I think you need to be realistic on price. If you move to South Coast there will be costs associated with that and realistically you won't get highest price until next season plus you will have had to have paid moving costs and mooring costs. Discount those from your current asking price and you'll probably find a buyer, although arguably the buying season is just about over.

Good luck. PM me if you want to know who sold my boat and I'll give them a recommendation.
 

wakeup

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The broker sounds like an idiot.

If it hasn't sold in 9 months and there's nothing wrong with the boat then it down to one of two things. Either the broker isn't doing his job or the boat is overpriced.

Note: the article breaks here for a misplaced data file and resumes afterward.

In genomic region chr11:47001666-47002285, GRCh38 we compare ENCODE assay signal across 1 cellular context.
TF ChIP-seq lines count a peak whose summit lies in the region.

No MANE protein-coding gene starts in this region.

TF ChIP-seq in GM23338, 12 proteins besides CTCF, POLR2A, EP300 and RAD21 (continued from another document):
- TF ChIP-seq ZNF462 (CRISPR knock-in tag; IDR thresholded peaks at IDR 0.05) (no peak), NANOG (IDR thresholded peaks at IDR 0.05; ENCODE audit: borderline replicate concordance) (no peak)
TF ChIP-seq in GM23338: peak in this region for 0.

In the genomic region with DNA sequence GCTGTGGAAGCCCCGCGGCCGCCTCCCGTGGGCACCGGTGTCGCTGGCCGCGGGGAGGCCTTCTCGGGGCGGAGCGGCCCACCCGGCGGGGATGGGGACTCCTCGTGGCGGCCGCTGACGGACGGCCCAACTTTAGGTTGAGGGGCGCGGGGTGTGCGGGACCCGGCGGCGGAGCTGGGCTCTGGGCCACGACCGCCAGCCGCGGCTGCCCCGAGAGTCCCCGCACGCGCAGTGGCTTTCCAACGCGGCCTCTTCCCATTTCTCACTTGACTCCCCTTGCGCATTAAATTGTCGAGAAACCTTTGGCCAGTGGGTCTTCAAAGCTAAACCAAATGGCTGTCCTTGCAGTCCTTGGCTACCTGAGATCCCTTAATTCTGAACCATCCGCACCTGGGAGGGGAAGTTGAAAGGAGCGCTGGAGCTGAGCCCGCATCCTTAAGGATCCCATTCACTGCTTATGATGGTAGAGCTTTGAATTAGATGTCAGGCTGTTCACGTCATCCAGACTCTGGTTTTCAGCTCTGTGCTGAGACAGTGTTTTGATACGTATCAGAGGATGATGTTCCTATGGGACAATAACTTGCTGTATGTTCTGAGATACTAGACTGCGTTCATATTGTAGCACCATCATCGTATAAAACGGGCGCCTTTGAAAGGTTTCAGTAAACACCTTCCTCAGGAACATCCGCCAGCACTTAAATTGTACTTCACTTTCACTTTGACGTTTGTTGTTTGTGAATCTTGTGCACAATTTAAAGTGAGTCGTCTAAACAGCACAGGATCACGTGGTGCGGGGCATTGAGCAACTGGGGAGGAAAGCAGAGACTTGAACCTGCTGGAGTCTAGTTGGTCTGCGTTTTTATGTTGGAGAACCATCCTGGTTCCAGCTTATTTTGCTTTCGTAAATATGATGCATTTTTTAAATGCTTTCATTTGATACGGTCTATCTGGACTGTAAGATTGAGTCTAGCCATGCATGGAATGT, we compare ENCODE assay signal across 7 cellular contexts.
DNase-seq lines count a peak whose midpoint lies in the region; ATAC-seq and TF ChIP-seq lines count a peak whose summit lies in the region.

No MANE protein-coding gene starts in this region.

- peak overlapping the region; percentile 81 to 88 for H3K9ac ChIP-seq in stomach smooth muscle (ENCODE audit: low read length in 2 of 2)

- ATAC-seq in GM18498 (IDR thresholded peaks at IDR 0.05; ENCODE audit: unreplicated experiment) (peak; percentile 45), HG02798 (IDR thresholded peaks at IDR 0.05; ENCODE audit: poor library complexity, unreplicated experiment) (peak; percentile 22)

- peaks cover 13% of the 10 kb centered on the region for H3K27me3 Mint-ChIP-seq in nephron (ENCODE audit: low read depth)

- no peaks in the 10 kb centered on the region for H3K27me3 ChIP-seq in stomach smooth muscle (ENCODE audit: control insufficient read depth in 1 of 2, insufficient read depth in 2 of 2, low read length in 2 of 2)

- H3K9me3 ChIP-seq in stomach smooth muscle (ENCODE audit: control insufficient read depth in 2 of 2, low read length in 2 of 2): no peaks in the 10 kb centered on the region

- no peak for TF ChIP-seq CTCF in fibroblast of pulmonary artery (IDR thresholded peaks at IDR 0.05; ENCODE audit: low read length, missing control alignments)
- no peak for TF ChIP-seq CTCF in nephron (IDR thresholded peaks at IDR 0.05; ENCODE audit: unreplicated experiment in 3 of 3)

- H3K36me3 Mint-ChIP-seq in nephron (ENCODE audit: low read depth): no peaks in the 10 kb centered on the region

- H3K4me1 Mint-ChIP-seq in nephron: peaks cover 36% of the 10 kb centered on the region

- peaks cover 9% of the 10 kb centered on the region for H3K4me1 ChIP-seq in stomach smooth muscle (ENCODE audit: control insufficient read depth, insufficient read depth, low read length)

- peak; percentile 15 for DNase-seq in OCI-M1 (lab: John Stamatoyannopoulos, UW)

He's responsible for both so sack him.

Wow there Tonto, how do you know that the broker hasn't been given a lower limit by the OP which just isn't attractive to the market.? Seems there are more unrealistic owners out there than brokers. The broker will go bust if he doesn't shift some boats so he has a greater incentive to price the thing right. I am sure there is more than meets the eye on this one. Perhaps the OP could comment of price or offers made or simply give us a link to the advert and I am sure we'll all give him our opinions.
 
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epervier

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The right boat at the right price doesn't hang around for nine weeks, so nine months there's got to be a problem with the boat or the price, has the boat got an optional extra cloaking device fitted so no one can see it?

or is it too expensive?

or, forgive me for saying, is your idea of A1 condition the same as most buyers?
 

ontheplane

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I doubt this has anything to do with condition - by the OP's own opening, its just way way too dear.